arrow_back How to write a programming language?

2 votes
Is it possible to write a programming language in Flat Assembler to create applications with a compiler, simple syntax.
On the expanses of the Internet flies "one water", and I would like a detailed answer to this question with links to useful articles on the subject

1 comment

you can start here. There's enough to study for a couple of years.

3 Answers

Best answer
0 votes
An extended answer would take many books, so briefly...
There are two types of languages: compiled and interpreted.

The complexity of creating the former is translating high-level abstraction into low-level code (+memory management and other complicated stuff). The easiest approach is to come up with your own syntax, which translates into some C++ or C

But I recommend that you make an interpreted language (with the Script postfix). In that case you can just process commands likeif cmd='add' then return a+b

And if you don't want to deal with all that, it is better to use a parser-compiler generator. Then write your own language compiler (bootstrapping) to get an independent compiler.

P. S.
Your question about assembler is not clear. Do you want to write a parser and a compiler in assembler or do you want to translate your language into assembler? Or an assembler interpreter? The lower the level, the more options you have.
4 votes


Ivan Balashov , the detailed answer to the question "how to write a programming language" is precisely in these books.
Naturally, it will take you a long time to read and UNDERSTAND them - but how else would you like it? They haven't learned how to put a cord in the back of your head yet.
GavriKos , the answer to the question should be like a summary of the book
And how many years do I have to look up literature on this list and read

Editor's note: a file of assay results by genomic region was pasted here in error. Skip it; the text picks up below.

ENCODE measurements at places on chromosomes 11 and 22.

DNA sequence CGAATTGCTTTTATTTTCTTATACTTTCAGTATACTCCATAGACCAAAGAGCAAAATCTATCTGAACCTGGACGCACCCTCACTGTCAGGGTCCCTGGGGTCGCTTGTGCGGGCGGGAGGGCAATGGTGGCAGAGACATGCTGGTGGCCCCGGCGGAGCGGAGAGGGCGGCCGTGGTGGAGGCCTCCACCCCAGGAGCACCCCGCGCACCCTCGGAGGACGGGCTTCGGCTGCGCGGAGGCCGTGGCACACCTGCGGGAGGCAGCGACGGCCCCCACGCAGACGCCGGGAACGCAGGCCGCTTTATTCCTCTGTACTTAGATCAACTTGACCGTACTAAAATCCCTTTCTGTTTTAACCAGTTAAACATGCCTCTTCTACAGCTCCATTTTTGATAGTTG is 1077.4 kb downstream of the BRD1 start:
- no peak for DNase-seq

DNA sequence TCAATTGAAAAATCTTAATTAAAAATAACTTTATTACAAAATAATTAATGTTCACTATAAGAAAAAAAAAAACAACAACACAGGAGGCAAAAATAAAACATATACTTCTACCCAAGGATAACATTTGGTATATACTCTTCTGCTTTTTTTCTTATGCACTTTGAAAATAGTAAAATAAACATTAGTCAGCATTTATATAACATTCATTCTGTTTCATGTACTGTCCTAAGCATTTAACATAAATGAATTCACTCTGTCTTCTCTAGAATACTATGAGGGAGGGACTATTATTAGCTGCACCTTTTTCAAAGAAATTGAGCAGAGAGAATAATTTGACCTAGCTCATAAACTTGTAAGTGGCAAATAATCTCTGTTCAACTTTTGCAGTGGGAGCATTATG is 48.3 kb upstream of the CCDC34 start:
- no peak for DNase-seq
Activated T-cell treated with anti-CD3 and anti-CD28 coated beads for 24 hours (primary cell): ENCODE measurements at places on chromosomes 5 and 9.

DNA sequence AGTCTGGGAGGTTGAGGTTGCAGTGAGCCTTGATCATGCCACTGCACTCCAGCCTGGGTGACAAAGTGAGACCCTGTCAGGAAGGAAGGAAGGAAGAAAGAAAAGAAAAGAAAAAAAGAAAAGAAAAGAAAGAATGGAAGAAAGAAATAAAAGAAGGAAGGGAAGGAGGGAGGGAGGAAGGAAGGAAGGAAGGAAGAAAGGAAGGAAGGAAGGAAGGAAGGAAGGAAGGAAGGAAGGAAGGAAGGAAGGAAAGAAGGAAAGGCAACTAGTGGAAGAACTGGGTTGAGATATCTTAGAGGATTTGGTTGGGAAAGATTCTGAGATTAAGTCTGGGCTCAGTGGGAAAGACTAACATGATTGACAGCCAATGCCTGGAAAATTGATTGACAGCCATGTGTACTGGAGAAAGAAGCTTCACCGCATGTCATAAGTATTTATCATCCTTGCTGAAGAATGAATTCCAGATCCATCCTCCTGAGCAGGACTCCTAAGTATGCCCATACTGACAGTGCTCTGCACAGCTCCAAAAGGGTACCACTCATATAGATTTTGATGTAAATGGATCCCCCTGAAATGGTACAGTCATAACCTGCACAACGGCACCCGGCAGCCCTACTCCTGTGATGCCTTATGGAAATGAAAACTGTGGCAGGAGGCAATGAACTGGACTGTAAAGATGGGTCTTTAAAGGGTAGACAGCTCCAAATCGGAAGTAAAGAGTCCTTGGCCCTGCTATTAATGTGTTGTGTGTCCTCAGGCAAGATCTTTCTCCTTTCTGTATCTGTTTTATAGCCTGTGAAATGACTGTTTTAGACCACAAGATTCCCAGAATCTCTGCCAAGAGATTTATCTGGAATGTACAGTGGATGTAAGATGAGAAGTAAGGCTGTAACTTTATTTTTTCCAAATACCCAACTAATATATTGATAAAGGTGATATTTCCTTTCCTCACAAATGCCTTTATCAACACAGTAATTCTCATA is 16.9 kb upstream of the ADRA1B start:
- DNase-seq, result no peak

I expected to see a detailed answer to the question, not a list of books on the book
Denioo What do you know about me
GavriKos , look up
Ivan Balashov I don't think it's possible to create a language with this approach!
Ivan Balashov , the first impression is enough)
Ivan Balashov ,
And how many years do I have to look up literature on this list and read

No one will retype a whole book + a bunch of related material just because you are too lazy to read the original, written by people who obviously know a thing or two about writing compilers. If it were a simple subject, they wouldn't write a book thousands of pages long on it. If you're very itchy, start with the compiler for an esoteric language (it's really interesting and useful). It will come out sloppy, but you will understand why so many books were written on the subject. And yes, the same Sharp compiler is freely available on githab. You can read the source code to get at least a rough understanding of the complexity of this endeavor.
3 votes
You can, but you can't.
Even creating a compiler for an existing language takes years for teams of professionals, with excellent specialists in a variety of fields.

I understand you want to make a translator from your language to Assembler? Even for a simple language, the task would be extremely difficult, unless of course the language is Turing-complete.


pqgg7nwkd4 , the author wants to write a complete programming language in FASM, which will be compiled into the same FASM and from there into machine code or PE file.
Ternick Exactly
Ivan Balashov It's not wrong to want.
What is the "extreme difficulty"?
Once I had a task to optimize the interpreter for formulas (expressions) in an already completed project. The optimization went as far as JIT compilation, which is essentially compilation to machine codes. Add loops, library imports, etc. to it. - not such a big problem.
And the author, as I understand it, wants to translate into assembler and build with it - is also not difficult. And if you translate into C, then you can build for anything.

It seems to me that the complexity is not in the compiler itself, but in the bundling: debugger, development environment, documentation. That's where you can drown.